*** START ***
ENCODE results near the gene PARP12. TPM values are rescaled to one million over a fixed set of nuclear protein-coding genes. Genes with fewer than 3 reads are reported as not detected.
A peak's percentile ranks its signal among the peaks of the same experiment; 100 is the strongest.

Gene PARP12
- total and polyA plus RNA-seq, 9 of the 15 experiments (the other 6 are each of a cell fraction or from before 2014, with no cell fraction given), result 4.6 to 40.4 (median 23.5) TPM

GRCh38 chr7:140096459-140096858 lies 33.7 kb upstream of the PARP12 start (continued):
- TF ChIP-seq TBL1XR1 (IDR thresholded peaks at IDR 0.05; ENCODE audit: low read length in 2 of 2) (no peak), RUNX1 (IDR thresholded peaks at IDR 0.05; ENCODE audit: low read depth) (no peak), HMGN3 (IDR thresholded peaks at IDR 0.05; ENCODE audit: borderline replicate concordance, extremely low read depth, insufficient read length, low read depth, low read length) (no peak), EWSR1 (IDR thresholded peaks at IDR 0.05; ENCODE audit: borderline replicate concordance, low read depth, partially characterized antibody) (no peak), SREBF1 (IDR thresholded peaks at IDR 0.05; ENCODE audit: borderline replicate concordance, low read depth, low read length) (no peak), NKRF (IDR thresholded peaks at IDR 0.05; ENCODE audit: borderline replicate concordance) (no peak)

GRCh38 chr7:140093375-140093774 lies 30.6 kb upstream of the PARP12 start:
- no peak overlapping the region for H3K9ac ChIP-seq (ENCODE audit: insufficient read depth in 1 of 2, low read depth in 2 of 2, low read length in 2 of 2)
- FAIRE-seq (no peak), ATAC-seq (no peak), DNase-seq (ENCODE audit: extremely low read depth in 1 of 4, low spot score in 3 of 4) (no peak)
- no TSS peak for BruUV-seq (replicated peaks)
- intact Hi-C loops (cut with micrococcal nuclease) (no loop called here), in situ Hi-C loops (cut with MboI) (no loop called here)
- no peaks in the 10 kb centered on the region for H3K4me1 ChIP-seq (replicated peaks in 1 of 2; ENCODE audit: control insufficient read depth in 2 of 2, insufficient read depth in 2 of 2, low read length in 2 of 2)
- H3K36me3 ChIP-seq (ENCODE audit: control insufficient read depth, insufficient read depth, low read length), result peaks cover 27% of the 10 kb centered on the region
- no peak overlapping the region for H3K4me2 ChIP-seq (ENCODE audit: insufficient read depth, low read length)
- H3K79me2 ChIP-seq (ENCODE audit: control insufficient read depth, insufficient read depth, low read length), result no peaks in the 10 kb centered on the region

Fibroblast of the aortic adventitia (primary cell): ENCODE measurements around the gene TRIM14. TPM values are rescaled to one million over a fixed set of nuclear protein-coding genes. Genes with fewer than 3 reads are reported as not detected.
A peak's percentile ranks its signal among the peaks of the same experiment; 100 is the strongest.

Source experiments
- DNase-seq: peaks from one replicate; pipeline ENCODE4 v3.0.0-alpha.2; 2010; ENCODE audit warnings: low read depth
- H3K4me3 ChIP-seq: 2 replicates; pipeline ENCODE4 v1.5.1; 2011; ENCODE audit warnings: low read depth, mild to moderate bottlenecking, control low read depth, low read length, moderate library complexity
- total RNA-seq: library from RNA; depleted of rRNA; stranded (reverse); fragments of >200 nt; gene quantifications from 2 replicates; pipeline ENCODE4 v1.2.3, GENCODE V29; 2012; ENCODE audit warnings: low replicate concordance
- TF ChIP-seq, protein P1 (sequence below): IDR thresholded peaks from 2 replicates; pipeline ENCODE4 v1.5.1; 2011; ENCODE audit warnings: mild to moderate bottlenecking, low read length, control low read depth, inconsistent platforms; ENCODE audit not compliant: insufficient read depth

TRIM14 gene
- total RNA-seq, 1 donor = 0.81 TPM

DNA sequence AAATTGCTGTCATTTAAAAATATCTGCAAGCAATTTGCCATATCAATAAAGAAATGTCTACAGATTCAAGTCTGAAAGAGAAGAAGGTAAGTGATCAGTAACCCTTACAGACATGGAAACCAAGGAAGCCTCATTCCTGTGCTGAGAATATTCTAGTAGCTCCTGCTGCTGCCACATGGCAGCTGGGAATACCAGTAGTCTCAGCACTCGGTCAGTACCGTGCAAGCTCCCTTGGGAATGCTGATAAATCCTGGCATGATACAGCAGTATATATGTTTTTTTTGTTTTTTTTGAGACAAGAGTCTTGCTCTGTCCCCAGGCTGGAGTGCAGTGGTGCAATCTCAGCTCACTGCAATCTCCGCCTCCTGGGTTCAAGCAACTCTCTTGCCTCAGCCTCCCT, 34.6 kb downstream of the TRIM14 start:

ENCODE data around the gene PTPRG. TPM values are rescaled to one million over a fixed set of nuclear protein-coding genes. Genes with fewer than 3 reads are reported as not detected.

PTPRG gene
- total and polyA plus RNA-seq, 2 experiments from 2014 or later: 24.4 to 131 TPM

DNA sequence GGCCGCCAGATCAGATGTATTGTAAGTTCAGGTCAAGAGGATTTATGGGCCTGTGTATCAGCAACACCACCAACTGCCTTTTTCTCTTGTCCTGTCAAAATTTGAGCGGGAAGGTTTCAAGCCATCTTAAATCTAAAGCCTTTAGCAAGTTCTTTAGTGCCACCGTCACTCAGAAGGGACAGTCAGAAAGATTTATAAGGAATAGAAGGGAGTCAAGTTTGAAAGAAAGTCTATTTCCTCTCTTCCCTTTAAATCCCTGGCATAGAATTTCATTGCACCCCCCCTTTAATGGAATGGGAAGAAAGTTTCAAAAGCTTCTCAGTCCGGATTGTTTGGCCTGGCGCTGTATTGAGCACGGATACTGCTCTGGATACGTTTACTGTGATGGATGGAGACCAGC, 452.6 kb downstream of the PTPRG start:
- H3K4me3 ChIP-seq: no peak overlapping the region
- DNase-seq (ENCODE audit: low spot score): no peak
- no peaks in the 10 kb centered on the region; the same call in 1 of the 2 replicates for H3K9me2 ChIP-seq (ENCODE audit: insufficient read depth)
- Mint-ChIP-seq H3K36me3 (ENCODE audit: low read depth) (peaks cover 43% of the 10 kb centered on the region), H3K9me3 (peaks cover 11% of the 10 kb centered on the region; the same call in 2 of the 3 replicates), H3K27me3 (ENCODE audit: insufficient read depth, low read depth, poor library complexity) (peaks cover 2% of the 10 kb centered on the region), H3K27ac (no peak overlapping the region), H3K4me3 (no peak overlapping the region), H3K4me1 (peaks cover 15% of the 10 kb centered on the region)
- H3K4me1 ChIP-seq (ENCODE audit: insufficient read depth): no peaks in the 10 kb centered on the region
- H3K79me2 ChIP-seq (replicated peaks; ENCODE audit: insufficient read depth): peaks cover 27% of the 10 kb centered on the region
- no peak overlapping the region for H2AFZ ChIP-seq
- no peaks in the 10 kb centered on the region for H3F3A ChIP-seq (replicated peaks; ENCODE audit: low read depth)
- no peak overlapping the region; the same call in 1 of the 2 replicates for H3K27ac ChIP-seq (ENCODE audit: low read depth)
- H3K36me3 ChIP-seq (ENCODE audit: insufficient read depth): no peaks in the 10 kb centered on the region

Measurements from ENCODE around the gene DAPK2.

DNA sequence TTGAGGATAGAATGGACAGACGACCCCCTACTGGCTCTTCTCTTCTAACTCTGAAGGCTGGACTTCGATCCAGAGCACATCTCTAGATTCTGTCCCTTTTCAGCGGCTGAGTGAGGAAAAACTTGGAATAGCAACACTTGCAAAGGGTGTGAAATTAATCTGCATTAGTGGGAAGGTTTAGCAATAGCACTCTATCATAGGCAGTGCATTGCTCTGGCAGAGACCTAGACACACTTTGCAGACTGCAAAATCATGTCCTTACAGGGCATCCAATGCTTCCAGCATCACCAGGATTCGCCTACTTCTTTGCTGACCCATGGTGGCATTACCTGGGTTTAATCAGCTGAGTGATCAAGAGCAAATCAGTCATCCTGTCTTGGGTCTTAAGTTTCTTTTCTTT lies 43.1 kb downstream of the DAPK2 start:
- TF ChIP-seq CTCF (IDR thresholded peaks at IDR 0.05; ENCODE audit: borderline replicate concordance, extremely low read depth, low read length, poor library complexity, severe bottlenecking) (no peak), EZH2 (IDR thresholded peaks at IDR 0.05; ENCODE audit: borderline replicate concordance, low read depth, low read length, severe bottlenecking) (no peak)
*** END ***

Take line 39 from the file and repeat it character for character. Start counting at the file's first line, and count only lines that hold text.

- H3K36me3 ChIP-seq (ENCODE audit: insufficient read depth): no peaks in the 10 kb centered on the region